WPF and Windows 7 Theme

Published by tom at 6:32 PM under WPF | WPF

In WPF, there are a fixed number of “system” themes which mimic the themes from the various favors of the Windows Operating System. The system themes are described on MSDN, where you can also download the default Styles and ControlTemplates applied to the native WPF controls.

Note: The .NET 4 versions of the WPF themes have yet to be released.

One of the system themes is Aero.NormalColor, which is the default theme used when a WPF application is run on Windows Vista or Windows 7. There are two problems with the default Aero theme.

The first issue is that the selected item(s) in a ListBox or TreeView do not get the true Aero “look”. The second issue is that the Aero theme was designed originally for Windows Vista. With Windows 7, some the colors were tweaked while the overall “style” looked the same.win7theme1

ListBox with the default Aero look

This is a far cry from the look seen in the Windows 7 Explorer. The default Aero style for the ListView is closer, but still uses the Windows Vista style colors.

The good thing about WPF though, is that the default Styles and ControlTemplates can be easily customized. In the Windows7Theme1 project, I’ve created Styles for the ListBox, ListView, and TreeView that will give them a look that more closely resembles Windows 7.


The Styles are lacking in a few spots. When using a GridView with the ListView, the column headers need to be updated to match the Windows 7 look. In Windows 7, the TreeView extends the selection the entire length of the control. In addition, the expander buttons fade in and out based on whether the TreeView has the keyboard focus and/or if the mouse is currently hovering.

These updates will have to be a topic for a future blog post though.

Download Sample

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WPF’s StaticExtension versus RelativeSource

Published by tom at 10:03 PM under WPF | WPF

I have been working deeply with WPF for about 3 years now and have seen quite a few samples, blogs, etc. of WPF code. There’s one aspect I wanted to dive into today and that has to do with using StaticExtension over RelativeSource.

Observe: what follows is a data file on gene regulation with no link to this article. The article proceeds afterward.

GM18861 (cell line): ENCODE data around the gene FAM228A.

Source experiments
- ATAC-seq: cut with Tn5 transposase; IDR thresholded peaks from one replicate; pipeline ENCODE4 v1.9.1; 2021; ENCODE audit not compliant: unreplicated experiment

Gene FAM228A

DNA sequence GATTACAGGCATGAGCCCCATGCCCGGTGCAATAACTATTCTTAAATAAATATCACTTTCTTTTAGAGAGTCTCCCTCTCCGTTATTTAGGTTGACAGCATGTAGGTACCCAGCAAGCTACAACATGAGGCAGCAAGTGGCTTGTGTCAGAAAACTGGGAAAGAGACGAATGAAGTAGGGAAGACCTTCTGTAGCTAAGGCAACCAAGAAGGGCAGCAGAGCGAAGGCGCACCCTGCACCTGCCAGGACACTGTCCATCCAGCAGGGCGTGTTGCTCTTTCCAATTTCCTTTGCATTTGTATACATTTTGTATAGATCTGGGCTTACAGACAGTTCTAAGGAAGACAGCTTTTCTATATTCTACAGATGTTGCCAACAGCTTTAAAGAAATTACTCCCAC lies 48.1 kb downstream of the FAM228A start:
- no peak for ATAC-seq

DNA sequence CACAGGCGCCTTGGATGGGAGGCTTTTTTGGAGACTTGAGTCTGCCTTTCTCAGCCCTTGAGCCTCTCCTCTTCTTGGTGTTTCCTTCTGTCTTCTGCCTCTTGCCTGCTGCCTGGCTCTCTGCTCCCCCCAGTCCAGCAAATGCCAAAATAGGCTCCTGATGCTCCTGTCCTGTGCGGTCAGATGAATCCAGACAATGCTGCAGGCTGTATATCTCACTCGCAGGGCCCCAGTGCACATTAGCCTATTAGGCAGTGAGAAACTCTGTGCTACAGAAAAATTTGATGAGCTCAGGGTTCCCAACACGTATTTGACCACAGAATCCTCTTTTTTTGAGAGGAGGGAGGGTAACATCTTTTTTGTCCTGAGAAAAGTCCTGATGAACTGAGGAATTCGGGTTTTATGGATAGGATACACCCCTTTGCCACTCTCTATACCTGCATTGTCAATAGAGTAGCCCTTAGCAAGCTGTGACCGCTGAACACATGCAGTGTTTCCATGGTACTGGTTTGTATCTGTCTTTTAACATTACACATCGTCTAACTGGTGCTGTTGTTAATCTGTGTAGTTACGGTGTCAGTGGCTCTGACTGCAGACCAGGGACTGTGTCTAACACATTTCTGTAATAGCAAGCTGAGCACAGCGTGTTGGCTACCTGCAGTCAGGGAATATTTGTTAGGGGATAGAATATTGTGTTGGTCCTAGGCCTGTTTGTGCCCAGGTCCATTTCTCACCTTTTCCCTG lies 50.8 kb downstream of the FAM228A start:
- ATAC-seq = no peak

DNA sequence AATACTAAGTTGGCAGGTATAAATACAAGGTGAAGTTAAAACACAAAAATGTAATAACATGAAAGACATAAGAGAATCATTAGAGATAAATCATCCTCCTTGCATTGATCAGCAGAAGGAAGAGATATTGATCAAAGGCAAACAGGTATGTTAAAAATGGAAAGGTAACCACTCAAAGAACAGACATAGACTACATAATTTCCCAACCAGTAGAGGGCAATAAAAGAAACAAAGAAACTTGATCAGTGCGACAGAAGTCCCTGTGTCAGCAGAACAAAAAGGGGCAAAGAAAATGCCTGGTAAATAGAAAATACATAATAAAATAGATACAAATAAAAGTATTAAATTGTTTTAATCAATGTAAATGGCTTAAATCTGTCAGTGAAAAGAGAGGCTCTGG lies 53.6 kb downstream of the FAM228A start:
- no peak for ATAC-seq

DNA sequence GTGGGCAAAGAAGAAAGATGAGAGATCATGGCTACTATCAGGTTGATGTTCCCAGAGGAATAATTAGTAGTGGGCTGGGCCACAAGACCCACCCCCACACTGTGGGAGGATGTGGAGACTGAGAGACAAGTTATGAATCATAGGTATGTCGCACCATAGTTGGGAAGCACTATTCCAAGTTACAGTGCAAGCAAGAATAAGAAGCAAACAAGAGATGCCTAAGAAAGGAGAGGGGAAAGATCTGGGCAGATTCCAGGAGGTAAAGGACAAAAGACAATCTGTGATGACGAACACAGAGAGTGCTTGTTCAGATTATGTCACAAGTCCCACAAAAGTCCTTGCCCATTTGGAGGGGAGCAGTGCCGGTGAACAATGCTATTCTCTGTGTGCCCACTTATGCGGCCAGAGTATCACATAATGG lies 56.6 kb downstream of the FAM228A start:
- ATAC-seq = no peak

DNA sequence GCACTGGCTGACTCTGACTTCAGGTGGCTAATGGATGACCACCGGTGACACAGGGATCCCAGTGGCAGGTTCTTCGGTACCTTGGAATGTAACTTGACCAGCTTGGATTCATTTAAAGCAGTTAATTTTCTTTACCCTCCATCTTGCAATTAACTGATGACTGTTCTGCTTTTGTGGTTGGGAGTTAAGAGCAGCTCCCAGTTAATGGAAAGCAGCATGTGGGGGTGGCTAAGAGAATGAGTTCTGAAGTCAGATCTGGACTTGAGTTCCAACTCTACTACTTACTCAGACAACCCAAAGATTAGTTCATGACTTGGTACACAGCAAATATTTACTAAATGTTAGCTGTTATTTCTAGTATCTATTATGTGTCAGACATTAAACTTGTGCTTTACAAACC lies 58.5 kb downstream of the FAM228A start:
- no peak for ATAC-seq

For example, let’s assume you want to bind a TextBlock’s Text property to it’s own Foreground property. You can do this in XAML using two different ways.

The first uses StaticExtension to retrieve the static Self property from the RelativeSource type:

<TextBlock Foreground="Red"
   Text="{Binding Foreground, RelativeSource={x:Static RelativeSource.Self}}" />

The second simply uses RelativeSource directly:

<TextBlock Foreground="Red"
   Text="{Binding Foreground, RelativeSource={RelativeSource Self}}" />

The former appears to have the benefit of reusing a single instance of RelativeSource with it’s Mode property set to Self. This, of course, implies that the latter will create new instances each time the line is processed. But this is not entirely true.

Using .NET Reflector, we can see that the ProvideValue method of RelativeSource will actually return it’s own Self static property. So effectively, a new instance of RelativeSource is created, but is not retained by any associated Bindings (as they will reference the value in the static Self property).

Ultimately, it comes down to whether StaticExtension is faster/better at providing the Self static property than the RelativeSource (via their respective ProvideValue methods). To determine this, we have to analyze the operations they perform.

Both will need to be constructed when loading the XAML, in order for their ProvideValue method to be called. Both will have their parameters analyzed/constructed in order to call the appropriate constructor/property setting.

I believe the key difference is that the StaticExtension must perform reflection on the given type in order to get the value of the specified property/field. This includes resolving any types based on the XAML namespace aliases, which can be expensive in it’s own right.

Using .NET Reflector, we can see that it’s even more complicated than that. It must also determine if the specified member name is a field or a property, using two loops. The first loop looks for a static field with the specified name. First in the specified type, then in each of the base classes. If a field with the specified name is not found, then it repeats the process looking for a static property.

Reflection is considered slow enough as it is, but presence of the two loops will only make it slower. I assume it is coded this way so that member hiding, using the new keyword, will be properly resolved.

So if you have fallen into the habit of using StaticExtension over RelativeSource, like I did, then I’d recommend you change your ways!

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